phone when it rings (stimuli)? The PCT explanation would go something
like this, when we hear the phone ring it is simply information and we
may or may not answer it depending on what we want at that moment. We
answer it or do not answer it to reduce the difference (error) between
what we want and what we are experiencing. Perhaps we may answer the
phone because we are expecting a call from a friend, or we want the
noise to stop because the baby is sleeping. We may not answer the phone
because we are busy doing something that we do not want to interrupt or
because we believe it is someone who we do not want to talk to, amen to
caller id. No matter why we answer the phone it is always the action we
are taking to get that just right feeling.
is a dynamic process that is constantly changing and is about making
things happen the way we want. Our awareness is always searching our
systems for error (the difference between what we want and what we think
we are getting).
With this in
mind, we answer or do not answer the phone for multiple reasons, which
vary almost every time.
beliefs that our references (desires, goals) are connected at multiple
levels, with higher levels setting reference for lower levels. It is
easier to understand that some things we experience like the taste of
our favorite candy are less complex than say the taste and satisfaction
of a job well done.
that humans are a nested hierarchy made up of eleven levels.
lower levels are the way we take in the word it’s easy to label these
sensory. The next level (category) consists of the labels and is made up
of differing combinations of sensory information. It can be thought of
as the words and symbols that we attach to our experiences. The next two
higher levels combine differing categories to create sequences and
multiple sequences create programs. These levels are most of the things
we do like driving a car, walking riding a bike, or playing an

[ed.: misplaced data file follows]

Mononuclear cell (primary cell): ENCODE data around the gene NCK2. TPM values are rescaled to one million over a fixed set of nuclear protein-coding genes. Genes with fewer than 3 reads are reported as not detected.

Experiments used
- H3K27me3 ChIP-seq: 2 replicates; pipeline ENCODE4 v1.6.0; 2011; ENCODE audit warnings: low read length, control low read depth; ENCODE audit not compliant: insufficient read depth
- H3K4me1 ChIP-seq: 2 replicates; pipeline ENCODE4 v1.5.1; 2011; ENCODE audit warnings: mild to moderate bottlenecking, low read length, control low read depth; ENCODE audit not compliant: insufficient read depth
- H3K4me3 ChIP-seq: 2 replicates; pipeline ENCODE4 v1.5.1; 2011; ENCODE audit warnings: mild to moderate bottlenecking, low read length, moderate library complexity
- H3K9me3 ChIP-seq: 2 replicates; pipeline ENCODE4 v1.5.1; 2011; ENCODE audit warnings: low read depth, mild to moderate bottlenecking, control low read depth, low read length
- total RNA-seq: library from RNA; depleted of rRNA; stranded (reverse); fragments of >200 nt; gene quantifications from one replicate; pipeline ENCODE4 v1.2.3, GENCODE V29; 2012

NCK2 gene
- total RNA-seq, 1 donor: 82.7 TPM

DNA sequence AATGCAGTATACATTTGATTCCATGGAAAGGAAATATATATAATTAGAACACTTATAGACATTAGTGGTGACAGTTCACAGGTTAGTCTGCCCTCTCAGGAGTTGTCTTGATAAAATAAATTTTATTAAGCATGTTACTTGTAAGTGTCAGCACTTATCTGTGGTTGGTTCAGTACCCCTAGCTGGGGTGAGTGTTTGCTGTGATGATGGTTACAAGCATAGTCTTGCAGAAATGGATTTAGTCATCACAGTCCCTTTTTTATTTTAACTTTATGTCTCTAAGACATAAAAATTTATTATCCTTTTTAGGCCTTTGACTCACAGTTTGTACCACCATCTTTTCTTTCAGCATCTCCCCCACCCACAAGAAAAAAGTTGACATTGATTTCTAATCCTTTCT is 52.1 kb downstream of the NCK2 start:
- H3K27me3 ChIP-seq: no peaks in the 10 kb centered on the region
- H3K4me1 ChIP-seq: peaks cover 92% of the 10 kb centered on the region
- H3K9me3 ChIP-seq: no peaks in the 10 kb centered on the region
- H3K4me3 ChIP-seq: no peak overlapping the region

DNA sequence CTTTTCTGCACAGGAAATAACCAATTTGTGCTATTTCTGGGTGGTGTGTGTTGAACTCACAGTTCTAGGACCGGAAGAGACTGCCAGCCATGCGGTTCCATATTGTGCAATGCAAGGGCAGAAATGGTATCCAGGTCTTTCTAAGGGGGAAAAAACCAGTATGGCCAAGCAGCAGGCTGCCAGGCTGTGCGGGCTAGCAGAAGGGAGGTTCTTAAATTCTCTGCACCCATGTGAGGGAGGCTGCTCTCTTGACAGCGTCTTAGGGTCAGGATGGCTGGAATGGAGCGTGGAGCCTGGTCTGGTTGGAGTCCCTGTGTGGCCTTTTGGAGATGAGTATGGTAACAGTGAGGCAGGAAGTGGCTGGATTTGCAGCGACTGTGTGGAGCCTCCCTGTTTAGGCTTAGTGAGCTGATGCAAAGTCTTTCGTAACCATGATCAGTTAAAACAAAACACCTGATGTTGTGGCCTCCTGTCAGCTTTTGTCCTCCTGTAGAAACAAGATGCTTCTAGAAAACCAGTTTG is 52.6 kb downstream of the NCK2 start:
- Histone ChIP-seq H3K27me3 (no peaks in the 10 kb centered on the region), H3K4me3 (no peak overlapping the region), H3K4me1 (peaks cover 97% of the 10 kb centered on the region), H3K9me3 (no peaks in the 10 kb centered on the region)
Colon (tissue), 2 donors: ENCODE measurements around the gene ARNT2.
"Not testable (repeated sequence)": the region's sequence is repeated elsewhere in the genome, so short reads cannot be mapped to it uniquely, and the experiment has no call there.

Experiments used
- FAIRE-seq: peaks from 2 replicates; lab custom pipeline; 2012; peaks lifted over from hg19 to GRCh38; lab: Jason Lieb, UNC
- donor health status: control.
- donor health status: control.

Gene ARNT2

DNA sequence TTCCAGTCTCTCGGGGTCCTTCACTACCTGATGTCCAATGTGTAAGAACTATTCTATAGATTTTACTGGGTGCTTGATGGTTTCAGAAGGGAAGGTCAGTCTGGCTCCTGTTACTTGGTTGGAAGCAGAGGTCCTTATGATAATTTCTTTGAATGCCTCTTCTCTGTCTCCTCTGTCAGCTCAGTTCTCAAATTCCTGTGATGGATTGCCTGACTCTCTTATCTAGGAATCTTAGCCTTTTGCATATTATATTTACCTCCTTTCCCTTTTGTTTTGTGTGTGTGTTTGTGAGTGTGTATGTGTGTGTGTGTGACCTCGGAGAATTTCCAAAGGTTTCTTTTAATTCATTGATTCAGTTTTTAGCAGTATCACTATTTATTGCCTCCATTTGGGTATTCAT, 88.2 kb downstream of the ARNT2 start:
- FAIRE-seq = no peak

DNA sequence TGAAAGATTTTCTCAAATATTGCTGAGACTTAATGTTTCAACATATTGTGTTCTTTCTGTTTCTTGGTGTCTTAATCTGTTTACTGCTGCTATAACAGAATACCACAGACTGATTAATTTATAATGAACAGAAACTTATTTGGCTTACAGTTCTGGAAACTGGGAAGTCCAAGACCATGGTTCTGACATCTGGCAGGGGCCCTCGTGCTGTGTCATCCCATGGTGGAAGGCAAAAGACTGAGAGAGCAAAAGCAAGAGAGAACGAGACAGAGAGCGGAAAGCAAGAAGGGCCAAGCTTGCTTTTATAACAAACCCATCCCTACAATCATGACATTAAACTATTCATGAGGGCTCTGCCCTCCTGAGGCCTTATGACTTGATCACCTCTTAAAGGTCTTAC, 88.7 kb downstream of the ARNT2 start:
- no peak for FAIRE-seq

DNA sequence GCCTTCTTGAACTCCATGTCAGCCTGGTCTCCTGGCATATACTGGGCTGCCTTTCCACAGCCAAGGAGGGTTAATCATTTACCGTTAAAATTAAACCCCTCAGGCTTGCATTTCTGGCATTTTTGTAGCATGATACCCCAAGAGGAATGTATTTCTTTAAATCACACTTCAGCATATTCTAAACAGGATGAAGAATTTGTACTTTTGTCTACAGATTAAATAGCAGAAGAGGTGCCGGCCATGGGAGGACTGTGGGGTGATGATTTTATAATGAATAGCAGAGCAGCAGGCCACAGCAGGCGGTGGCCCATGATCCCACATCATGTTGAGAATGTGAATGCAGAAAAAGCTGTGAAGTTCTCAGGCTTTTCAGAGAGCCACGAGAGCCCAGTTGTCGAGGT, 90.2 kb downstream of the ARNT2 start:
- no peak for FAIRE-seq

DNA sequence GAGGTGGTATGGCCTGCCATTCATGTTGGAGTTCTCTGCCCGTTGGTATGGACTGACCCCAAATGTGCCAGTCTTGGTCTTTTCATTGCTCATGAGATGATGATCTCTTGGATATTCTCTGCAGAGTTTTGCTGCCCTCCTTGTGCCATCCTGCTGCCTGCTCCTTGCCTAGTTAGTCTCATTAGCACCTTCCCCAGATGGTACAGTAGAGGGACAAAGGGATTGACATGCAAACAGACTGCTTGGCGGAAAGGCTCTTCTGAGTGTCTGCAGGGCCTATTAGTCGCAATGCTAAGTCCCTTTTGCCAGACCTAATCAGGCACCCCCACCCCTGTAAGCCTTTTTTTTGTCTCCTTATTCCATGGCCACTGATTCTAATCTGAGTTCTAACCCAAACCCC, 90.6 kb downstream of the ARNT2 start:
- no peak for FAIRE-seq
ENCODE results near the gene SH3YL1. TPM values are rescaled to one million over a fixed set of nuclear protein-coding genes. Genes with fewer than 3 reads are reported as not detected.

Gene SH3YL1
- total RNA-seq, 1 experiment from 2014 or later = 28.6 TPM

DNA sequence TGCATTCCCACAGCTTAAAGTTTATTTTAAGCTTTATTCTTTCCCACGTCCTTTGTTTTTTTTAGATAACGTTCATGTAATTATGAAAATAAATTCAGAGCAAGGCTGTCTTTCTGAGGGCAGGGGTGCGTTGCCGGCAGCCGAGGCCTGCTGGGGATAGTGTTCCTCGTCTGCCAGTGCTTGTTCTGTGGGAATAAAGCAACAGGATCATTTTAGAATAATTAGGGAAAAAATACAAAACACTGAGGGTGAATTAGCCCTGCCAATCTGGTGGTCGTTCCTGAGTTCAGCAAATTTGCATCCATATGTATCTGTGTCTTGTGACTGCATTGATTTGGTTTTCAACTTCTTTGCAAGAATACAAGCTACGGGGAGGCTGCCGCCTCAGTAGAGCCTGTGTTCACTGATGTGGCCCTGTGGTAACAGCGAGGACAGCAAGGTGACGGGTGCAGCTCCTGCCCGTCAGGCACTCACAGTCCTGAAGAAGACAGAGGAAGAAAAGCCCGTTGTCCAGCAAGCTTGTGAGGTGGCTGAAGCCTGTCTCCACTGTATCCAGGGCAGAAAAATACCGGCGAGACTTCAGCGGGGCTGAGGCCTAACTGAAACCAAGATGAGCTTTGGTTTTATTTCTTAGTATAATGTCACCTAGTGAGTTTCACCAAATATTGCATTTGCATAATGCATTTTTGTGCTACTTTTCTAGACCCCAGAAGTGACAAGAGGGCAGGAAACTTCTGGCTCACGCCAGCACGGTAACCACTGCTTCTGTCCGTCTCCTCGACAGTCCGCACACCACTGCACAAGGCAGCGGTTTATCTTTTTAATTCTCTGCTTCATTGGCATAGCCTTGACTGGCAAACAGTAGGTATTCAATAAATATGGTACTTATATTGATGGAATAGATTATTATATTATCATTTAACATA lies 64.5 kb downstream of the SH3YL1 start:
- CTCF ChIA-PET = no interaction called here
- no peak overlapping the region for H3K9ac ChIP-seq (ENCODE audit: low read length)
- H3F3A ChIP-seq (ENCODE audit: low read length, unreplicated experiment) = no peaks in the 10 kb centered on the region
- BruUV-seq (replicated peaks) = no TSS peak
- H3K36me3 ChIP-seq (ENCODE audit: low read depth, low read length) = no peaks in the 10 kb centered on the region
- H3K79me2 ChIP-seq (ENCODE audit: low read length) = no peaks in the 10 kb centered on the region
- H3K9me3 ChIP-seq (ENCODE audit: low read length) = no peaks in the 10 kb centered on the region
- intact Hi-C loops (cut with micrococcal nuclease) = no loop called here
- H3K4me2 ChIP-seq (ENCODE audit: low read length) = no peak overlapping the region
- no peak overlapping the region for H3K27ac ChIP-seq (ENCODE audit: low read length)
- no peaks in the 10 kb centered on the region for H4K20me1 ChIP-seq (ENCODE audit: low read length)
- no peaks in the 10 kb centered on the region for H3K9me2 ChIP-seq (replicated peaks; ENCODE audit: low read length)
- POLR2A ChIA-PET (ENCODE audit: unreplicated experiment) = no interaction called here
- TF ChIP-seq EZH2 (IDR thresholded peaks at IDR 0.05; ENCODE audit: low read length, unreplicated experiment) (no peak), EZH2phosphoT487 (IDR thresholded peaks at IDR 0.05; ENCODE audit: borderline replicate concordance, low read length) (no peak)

instrument fall in these two areas. The next higher level is the
principles level. References at this level are what you are trying to
maintain while carrying out different programs, like being honest, or
being respectful or being courageous. The highest level takes your
principles and forms them into beliefs or system level concepts. This
level is your own personal explanation of how the world works. When we
behave we operate from the level at which we perceive and down. Think
about it this way; the higher levels never tell the lower level what to
do (what specific action to take) but they set the references for the
level below, and so on downward.
higher levels send a message to the lower levels to create specific
conditions, they define the just right for the next lower level.
Perceptual Control Theory, unlike the other theories of human behavior
described here, is the first theory that is being proven through the use
of computer modeling. Prior to this time the type of research used
in psychology and human behavior might best be described in the words of
Phillip Runkel as “casting a net” research. Like a fisherman throwing
his net into the water, gathering his net back up and then predicting
based on his catch, what will happen the next time he casts his net.
Unfortunately, this form of research is not good for understanding and
authors of the BE-Print think understanding Perceptual Control Theory
can be a great asset to people wanting to take more effective control of
their life journey.
We know that
whatever your personal theory of human behavior is, it will greatly
affect your practices. We believe it is valuable to operate based on an
accurate theory of human behavior. The BE-Print was designed taking into
account the core concepts of PCT.